After the election of Barack Obama, conservatives discovered Saul Alinsky’s Rules for Radicals. The activist’s Rule Four, his recommendation to attack political opponents’ hypocrisy, resonated. Alinsky observed that because no human can ever live up to his book of rules, challenging the enemy to do so is always a fruitful undertaking.
Hypocrisy is not hard to spot either, and calling it out feels immediately gratifying. Unfortunately, the strategy doesn’t seem to yield immediate results. The double standard is, indeed, tremendous. Antifa and BLM spent years rioting, looting, and threatening journalists, inflicting billions of dollars of damage, and taking two dozen lives. Still, because they are serving a preferred cause, they get away with it scot-free. On the other hand, a minor riot at the Capitol is an “insurrection” “worse than 9/11” that required the National Guard’s mobilization. Similarly, the Left spent four years threatening to evoke the 25thAmendment against Donald Trump. Still, even though most Americans believe that Joe Biden is mentally unfit to be President, it’s unlikely that he will be removed.
The Left can’t be shamed into living up to its principles because it is fundamentally nihilistic. It doesn’t care what we think of them, and, as is the case with AOC’s Met Gala dress, it will simply ignore the controversy that doesn’t work to advance its power.
There are many reasons why Rule Four worked better for Alinsky. For starters, when Rules for Radicals was published in 1971, the largest age cohort in the country was 10 to 14-years-old. Today, it’s between 25 and 29. The 1971 age pyramid had a broader base, meaning there were many more young people in the United States than the old and the middle age. It wasn’t difficult to point out that their parents keep them from carnal pleasures they themselves do not hesitate to enjoy. As Benjamin told Mrs. Robinson in the 1967 film The Graduate, “I am good enough for you, but I’m not good enough to associate with your daughter.”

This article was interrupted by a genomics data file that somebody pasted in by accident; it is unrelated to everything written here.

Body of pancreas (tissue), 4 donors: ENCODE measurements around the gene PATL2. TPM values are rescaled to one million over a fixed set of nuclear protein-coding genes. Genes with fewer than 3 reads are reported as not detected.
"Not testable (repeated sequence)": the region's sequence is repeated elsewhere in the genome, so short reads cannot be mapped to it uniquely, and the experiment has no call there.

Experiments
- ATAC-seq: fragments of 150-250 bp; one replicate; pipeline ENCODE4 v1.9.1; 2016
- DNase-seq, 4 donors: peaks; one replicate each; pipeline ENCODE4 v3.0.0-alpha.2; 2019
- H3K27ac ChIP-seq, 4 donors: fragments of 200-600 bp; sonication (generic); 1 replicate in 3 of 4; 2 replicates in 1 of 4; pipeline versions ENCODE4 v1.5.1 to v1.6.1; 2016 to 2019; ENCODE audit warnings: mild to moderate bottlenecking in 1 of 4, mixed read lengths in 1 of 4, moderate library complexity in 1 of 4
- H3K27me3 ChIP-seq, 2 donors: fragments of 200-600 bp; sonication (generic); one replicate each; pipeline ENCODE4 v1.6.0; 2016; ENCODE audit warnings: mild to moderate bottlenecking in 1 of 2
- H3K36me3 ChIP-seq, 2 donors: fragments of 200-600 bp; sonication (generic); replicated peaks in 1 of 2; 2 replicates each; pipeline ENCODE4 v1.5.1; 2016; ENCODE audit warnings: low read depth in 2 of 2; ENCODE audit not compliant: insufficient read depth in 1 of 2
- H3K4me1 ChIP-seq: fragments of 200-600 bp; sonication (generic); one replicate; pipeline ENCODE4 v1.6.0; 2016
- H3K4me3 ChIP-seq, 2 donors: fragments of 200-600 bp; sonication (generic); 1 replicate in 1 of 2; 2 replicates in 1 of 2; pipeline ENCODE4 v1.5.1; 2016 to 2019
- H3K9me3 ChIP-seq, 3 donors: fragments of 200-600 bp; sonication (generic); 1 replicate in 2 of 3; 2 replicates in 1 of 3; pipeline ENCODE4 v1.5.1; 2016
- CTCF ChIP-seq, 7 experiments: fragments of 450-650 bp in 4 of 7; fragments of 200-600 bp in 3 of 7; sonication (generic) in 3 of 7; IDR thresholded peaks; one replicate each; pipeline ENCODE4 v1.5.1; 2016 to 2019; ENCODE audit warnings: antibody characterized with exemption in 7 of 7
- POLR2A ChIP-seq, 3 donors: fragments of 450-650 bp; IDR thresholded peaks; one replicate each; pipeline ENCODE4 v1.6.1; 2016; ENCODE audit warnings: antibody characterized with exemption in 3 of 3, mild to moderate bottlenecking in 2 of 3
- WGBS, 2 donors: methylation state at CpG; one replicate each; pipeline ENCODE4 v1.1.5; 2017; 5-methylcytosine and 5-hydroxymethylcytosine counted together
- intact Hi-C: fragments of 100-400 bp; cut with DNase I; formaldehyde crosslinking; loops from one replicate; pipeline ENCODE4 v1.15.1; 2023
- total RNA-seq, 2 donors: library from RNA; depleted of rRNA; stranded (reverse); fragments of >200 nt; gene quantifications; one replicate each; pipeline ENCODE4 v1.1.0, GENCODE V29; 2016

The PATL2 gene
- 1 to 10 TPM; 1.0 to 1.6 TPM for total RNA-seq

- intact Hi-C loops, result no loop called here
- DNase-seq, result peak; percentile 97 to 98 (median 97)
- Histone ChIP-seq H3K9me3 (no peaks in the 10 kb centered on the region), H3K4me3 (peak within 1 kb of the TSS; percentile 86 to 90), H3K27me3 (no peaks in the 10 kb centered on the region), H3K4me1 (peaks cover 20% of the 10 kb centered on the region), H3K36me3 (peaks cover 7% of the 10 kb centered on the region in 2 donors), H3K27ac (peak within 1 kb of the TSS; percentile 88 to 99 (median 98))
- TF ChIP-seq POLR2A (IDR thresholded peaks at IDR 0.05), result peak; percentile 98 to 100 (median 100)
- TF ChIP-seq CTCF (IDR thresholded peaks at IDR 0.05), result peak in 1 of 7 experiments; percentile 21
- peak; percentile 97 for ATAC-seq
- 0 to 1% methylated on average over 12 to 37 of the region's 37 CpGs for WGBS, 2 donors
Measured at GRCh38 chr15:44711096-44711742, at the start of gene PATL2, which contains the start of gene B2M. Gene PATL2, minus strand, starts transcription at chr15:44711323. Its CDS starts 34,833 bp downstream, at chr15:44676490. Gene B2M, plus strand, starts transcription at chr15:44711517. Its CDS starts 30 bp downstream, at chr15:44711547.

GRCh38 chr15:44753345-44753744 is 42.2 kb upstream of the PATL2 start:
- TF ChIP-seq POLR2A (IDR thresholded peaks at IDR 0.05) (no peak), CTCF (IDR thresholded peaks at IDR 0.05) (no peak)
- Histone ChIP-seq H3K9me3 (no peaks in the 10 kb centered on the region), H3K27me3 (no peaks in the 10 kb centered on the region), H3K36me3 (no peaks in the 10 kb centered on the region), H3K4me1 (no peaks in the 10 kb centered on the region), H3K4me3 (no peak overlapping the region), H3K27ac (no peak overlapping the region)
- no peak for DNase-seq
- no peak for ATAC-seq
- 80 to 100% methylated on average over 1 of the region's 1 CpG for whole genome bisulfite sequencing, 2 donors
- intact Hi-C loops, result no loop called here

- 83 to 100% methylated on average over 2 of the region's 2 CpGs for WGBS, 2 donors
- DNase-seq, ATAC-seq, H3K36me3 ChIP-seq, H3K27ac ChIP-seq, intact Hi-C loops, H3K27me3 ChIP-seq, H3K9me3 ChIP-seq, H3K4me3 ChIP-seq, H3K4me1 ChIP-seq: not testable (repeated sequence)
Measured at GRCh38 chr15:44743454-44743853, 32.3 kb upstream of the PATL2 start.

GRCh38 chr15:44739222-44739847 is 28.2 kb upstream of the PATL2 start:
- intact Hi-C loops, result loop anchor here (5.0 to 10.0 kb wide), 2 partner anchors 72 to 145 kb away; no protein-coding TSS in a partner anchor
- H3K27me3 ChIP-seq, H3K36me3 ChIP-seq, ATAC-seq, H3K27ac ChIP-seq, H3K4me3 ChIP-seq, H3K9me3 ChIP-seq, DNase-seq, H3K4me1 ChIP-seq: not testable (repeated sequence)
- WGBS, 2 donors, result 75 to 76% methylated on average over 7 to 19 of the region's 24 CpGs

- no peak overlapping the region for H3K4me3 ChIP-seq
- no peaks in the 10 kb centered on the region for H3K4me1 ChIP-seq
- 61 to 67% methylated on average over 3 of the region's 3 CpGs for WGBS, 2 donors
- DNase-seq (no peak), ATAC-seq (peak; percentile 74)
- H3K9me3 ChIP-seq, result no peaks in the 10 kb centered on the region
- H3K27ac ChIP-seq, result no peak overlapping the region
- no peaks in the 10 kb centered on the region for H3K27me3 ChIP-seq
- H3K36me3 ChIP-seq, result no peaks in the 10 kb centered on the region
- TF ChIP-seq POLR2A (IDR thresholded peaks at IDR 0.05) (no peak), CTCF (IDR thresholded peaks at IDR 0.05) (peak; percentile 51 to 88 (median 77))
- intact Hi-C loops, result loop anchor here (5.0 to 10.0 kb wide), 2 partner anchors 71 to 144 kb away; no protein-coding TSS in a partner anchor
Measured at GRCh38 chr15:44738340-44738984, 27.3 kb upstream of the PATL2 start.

Today, we have middle-aged pundits, all of them well aware of their shortcomings, discussing how someone else refuses to be shamed. The AOC is also middle-aged, incidentally, and although she might be naïve about policy or economics, she understands how to play the game.
Hypocrisy might be primarily an issue for juveniles, but young people are still left in the country. Many of them are obedient, but others sense that their parents and teachers are lying to them. In their hearts, they know that there are two sexes, male and female, and Colin Kaepernick is just a shoe salesman. They might be ready to discuss multimillionaires of all skin hues embracing non-white socialist celebrities at a hyper-exclusive ball. Maybe the kids will even walk away from the conversation with a copy of Radical Chic.
The numbers are not on AOC’s side. Her notoriety sustains her brand from which she can find a way to profit. Still, according to a December 2020 Rasmussen poll, 50% of Americans have an unfavorable opinion of her. Only 37% view her favorably.
Pointing out the hypocrisy of political opponents might not produce immediate results that so many on the right crave. Still, we are on a long March through the Left’s institutions, and younger people might want to hear about it. Let’s keep it up.